Conversely, consider opportunities to accelerate deductions or tax credits of the 2016 year into the 2015 year. For instance, if you generally itemize deductions, making payments of mortgage interest, medical expenses, state and local taxes or other Schedule A deductible items before the end of 2015 (rather than during early 2016) will increase 2015 deductible expenses and therefor reduce your taxable income for the year. Also, if you think you may be claiming the standard deduction in one year and itemizing deductions in the other then deferring or accelerating your Schedule A deductible items may enable you to take the benefit of deductions that might otherwise be lost in a year in which you claim the standard deduction.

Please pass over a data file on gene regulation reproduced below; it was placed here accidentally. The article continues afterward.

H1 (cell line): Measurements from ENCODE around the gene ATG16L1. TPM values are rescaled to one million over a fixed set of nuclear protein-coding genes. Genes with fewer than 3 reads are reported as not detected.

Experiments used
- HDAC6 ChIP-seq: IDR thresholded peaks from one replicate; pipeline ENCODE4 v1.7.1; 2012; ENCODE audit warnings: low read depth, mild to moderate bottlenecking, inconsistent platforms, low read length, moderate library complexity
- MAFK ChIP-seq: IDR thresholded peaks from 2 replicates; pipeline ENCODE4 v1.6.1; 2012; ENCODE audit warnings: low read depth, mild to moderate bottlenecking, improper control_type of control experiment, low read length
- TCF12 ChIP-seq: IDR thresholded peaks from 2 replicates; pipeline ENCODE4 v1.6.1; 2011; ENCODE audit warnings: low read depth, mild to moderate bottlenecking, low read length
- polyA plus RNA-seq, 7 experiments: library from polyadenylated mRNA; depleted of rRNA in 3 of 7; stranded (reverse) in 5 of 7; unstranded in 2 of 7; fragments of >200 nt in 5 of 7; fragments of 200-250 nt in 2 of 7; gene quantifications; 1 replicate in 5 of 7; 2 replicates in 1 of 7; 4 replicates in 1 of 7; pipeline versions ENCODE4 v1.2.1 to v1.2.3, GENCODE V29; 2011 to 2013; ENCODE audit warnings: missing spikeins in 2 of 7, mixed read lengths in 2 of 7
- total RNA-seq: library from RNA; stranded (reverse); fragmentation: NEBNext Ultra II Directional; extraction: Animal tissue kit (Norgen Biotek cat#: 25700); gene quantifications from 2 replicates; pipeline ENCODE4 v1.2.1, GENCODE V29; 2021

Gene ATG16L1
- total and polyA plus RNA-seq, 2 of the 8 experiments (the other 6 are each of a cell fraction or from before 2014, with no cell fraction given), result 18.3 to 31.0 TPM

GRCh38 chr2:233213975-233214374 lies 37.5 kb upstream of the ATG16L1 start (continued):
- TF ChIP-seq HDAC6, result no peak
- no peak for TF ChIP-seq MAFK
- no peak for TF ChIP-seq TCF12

Alternatively, if your circumstances are such that you think your 2016 tax rate will be higher than that of 2015 (i.e., as a result of increased salary or intended sale of an asset that will result in a large gain) then consider accelerating income into 2015 and deferring payment of Schedule A deductible items in 2016 to take advantage of these deductions and reduce the amount liable to the higher tax rate in 2016.
Health Savings Account
Consider making a contribution to a Health Savings Account (HSA) before the end of 2015 as the tax benefits for contributions to a HSA are now available to US expatriates. A HSA is a trust account into which tax-deductible contributions can be made by qualified taxpayers who have high deductible medical insurance plans. This deduction is separate from the general Schedule A deductions available for medical insurance premiums and additional unreimbursed medical expenses (which can be restricted depending on the level of your adjusted gross income). This deduction is claimed as part of your above the line deductions in calculating adjusted gross income. The 2015 deductible contribution limits are $3,350 (single, plus $1,000 if age 55) or $6,650 (family, plus $1,000 if age 55).